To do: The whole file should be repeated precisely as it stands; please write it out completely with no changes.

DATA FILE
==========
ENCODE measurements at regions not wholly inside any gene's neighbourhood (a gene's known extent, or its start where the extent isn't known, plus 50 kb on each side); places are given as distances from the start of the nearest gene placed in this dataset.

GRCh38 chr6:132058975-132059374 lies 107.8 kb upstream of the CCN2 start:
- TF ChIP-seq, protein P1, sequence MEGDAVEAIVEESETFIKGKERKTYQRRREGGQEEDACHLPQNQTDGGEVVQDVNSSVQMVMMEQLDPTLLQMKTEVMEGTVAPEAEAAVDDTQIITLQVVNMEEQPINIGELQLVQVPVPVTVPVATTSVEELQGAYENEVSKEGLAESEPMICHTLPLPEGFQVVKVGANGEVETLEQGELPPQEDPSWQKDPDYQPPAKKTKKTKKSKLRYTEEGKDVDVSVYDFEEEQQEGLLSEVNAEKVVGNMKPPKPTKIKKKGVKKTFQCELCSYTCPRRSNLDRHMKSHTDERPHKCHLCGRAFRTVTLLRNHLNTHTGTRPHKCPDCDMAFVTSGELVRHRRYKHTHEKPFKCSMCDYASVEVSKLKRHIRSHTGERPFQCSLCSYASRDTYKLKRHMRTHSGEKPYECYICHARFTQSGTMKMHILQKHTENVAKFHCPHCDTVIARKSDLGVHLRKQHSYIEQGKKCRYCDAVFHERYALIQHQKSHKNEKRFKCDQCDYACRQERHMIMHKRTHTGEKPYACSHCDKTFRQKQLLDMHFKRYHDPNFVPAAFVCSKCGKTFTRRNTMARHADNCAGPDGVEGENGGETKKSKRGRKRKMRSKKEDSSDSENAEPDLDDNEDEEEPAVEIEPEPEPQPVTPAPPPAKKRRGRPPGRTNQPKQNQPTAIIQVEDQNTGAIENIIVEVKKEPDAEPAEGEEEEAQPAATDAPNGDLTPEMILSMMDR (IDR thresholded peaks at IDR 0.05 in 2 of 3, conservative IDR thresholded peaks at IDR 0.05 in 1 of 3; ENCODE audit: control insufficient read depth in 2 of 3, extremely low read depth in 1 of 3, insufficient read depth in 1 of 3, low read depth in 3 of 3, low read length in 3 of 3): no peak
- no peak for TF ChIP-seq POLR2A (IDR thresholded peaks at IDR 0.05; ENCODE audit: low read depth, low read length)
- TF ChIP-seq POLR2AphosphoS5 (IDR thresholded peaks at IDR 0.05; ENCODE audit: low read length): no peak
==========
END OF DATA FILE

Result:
ENCODE measurements at regions not wholly inside any gene's neighbourhood (a gene's known extent, or its start where the extent isn't known, plus 50 kb on each side); places are given as distances from the start of the nearest gene placed in this dataset.

GRCh38 chr6:132058975-132059374 lies 107.8 kb upstream of the CCN2 start:
- TF ChIP-seq, protein P1, sequence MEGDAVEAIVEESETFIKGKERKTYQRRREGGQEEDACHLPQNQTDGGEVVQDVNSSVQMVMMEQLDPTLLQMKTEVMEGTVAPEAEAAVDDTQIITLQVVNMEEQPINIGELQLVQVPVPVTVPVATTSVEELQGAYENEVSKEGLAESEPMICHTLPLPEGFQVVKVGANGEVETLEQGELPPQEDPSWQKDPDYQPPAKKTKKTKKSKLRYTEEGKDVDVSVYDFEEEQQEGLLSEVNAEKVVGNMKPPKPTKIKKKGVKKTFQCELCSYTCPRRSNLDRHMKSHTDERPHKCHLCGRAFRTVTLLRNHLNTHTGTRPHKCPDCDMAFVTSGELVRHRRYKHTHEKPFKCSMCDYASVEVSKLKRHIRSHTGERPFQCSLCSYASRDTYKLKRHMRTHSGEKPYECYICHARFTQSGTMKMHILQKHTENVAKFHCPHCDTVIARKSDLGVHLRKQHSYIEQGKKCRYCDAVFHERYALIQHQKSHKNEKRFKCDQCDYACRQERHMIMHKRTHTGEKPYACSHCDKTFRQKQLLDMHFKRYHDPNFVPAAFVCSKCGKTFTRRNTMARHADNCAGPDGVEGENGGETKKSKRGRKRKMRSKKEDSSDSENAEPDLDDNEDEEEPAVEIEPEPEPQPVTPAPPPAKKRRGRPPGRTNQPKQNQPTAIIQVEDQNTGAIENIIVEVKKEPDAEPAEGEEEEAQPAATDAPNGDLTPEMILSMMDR (IDR thresholded peaks at IDR 0.05 in 2 of 3, conservative IDR thresholded peaks at IDR 0.05 in 1 of 3; ENCODE audit: control insufficient read depth in 2 of 3, extremely low read depth in 1 of 3, insufficient read depth in 1 of 3, low read depth in 3 of 3, low read length in 3 of 3): no peak
- no peak for TF ChIP-seq POLR2A (IDR thresholded peaks at IDR 0.05; ENCODE audit: low read depth, low read length)
- TF ChIP-seq POLR2AphosphoS5 (IDR thresholded peaks at IDR 0.05; ENCODE audit: low read length): no peak